Investigators found the first evidence of a decline in type 1 diabetes incidence following implementation of the oral rotavirus vaccine into a routine immunization schedule.
Kirsten Perrett, PhD
Rotavirus, which directly infects pancreas cells and causes cell death via apoptosis, has previously been associated with type 1 diabetes (T1D).
To further investigate whether natural infection with the virus was a causative factor in T1D, a team of investigators analyzed publicly available data in Australian children following the introduction of the rotavirus to the Australian National Immunisation Program in 2007 regarding the incidence of T1D in Australian children before and after the oral RV vaccine.
Among their findings, the team found the first evidence of a decline in T1D incidence following implementation of the oral rotavirus vaccine into a routine immunization schedule.
“This was a theoretical basis for the idea that an immune response to rotavirus could end up cross-targeting and killing the beta cells,” Kirsten Perrett, PhD, told MD Magazine®. “Because of this ‘molecular mimicry,’ we first wanted to rule out the possibility that rotavirus vaccination might in itself promote type 1 diabetes.”
Perrett and her team decided to take a closer look at an interrupted time-series analysis regarding the incidence of newly diagnosed T1D in Australian children in the 8 years before the May 2007 introduction of routine oral RV vaccination compared with the 8 years after for all infants aged 6 weeks and older. At that time, the national coverage for rotavirus vaccine was 84%.
By using publicly available data from the National Diabetes Services Scheme via the Australian Institute of Health and Welfare, the team determined the observed and modeled rates of new-onset T1D between 2000 and 2015. The team also sourced the Australian Bureau of Statistics for population numbers for children aged 0 to 4 years, 5 to 9 years, and 10 to 14 years in Australia over this period.
Stata version 14.2 (StataCorp) was used to perform the analysis from August 2017 to September 2018, and significance was classified as 2-sided P values less than .05.
Approximately 16,159 cases of newly diagnosed T1D cases were documented between 2000 and 2015 in 66,055,000 person-years among children aged 0 to 14 years, equating to a mean rate of 12.7 (95% CI, 11.0-14.8) cases per 100,000 children.
After the introduction of oral RV vaccine in 2007, the number of incident cases of T1D decreased by 14% (rate ratio, .86 [95% CI, 0.74-.99]; P = .04) in children aged 0 to 4 years. However, in the preintervention and postintervention patterns, there was no evidence of a change over time. During the entire 16-year period, there was no change in the number of incident cases or temporal differences in children aged 5 to 9 years and 10 to 14 years.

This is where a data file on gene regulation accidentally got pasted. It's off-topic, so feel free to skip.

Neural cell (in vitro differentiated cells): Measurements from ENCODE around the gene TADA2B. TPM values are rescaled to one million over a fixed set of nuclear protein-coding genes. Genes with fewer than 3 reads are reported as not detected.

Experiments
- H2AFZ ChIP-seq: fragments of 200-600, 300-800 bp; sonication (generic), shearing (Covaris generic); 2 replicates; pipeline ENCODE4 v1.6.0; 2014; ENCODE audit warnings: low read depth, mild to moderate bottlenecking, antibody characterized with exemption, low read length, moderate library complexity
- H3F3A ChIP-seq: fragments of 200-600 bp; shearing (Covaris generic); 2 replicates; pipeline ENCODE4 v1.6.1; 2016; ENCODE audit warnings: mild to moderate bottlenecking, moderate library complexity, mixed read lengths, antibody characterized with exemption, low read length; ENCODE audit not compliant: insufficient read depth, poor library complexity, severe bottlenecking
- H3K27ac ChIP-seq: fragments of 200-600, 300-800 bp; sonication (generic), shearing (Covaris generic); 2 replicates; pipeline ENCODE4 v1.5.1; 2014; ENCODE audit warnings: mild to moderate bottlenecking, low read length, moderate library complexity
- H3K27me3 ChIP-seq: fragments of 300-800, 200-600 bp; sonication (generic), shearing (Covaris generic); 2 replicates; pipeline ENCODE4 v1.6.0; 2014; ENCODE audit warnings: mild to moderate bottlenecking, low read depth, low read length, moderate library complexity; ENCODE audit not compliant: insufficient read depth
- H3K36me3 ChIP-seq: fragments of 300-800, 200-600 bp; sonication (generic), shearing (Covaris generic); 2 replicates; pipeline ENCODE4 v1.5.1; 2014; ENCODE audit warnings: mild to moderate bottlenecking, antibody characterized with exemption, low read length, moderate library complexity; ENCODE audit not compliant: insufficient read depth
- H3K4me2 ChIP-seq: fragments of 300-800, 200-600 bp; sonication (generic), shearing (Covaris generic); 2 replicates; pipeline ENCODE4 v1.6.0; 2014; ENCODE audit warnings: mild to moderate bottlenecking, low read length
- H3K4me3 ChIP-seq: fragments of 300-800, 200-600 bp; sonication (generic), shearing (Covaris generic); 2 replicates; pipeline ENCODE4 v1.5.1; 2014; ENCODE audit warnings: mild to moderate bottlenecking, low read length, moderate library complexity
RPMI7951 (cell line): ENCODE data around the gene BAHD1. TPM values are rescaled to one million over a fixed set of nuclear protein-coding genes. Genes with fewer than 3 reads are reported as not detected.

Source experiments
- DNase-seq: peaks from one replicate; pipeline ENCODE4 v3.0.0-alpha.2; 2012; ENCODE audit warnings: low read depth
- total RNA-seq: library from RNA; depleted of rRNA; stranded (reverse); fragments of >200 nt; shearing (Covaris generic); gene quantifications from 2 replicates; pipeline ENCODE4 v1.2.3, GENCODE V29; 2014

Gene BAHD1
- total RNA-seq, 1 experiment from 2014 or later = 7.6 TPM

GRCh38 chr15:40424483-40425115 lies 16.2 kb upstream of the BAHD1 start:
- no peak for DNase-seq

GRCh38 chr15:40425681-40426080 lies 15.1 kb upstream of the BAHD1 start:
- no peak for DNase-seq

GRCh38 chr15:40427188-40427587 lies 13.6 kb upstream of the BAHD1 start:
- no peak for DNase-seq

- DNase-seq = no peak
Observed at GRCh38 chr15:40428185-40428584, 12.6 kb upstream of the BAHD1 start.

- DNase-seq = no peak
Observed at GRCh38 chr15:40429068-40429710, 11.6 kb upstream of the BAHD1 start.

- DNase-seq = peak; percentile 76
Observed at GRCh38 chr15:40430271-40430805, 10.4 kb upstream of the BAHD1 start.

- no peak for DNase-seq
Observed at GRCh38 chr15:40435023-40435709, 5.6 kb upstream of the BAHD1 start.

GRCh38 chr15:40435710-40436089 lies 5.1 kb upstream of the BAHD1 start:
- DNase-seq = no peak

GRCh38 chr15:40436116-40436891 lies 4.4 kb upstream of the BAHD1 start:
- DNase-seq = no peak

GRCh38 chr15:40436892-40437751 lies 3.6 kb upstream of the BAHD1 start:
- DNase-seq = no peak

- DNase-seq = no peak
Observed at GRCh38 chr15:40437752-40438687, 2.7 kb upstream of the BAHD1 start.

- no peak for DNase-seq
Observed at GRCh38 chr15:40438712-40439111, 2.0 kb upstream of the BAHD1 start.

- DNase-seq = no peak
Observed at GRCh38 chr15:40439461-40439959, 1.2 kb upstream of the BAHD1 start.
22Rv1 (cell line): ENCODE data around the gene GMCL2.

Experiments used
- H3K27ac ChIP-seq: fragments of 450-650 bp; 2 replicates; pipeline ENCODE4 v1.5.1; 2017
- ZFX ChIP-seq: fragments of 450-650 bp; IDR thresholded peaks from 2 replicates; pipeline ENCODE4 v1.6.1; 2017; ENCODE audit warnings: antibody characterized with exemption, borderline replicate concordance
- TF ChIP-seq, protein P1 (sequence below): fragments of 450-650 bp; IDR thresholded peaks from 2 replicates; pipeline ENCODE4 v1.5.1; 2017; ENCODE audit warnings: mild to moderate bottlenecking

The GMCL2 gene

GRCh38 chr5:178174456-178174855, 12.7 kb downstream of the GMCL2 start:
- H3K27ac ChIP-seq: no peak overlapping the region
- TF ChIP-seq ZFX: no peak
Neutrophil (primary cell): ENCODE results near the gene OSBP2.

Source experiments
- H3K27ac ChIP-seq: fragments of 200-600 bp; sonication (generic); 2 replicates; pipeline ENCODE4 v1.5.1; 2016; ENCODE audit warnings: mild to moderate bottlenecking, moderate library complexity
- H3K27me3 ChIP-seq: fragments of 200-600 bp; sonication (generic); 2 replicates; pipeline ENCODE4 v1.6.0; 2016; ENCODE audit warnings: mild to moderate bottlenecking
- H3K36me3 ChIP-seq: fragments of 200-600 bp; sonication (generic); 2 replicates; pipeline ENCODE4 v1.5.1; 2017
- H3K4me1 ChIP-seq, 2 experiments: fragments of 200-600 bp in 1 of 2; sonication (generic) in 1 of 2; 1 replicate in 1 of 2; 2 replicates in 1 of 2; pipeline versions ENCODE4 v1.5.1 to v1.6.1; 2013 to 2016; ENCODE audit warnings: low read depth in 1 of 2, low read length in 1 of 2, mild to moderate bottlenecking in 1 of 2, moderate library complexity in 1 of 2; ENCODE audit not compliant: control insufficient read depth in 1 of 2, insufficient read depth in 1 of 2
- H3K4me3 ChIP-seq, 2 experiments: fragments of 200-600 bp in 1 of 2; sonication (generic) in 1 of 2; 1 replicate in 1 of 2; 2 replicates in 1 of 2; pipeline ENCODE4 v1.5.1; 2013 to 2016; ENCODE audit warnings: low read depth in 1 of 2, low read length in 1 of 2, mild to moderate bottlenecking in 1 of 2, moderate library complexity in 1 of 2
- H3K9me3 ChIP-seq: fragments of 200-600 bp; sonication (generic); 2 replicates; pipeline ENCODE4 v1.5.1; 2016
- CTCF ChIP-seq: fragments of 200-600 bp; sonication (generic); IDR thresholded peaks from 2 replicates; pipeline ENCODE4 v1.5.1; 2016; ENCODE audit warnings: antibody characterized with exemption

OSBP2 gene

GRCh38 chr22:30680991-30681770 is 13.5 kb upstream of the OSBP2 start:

While the incidence of T1D has consistently increased over the past decades, the Perrett and her team noted that the rise may be slowing or even plateauing.
“The study findings that the incidence of type 1 diabetes decreased in 0- 4-year-olds following the introduction of the vaccine is exciting and consistent with the hypothesis that oral RV vaccine may be protective against the development of type 1 diabetes in early childhood,” Perrett said. “However, this finding is only preliminary.”
In a Finnish population-based cohort study that included a relatively small number of cases and a shorter timeframe, investigators drew an inconclusive association between oral RV vaccination and type 1 diabetes or celiac disease risk. Investigators noted that owing to genetic and environmental differences at the population level, response to RV vaccination could vary by geographical location.
Perrett added that ecological associations are the weakest form of evidence, which is why she and her team plan to explore the association in an individual-level case-control linkage study, which will or will not provide the strongest epidemiological evidence for an association between rotavirus vaccination and a decrease in the incidence of type 1 diabetes in Australia. Results of this linkage study will be available towards the end of 2019.
“A separate study will follow up on reports by other investigators that the pancreas in children who develop type 1 diabetes is smaller than normal,” Perrett said. “This is consistent with what we found and reported after rotavirus infection in the mouse. We are therefore undertaking a longitudinal study of genetically at-risk children from pregnancy (endia.org.au) in which infections and pancreas size are being monitored.”
The study, titled, “Association of Rotavirus Vaccination With the Incidence of Type 1 Diabetes in Children,” was published online in the Journal of American Medical Association (JAMA) Pediatrics.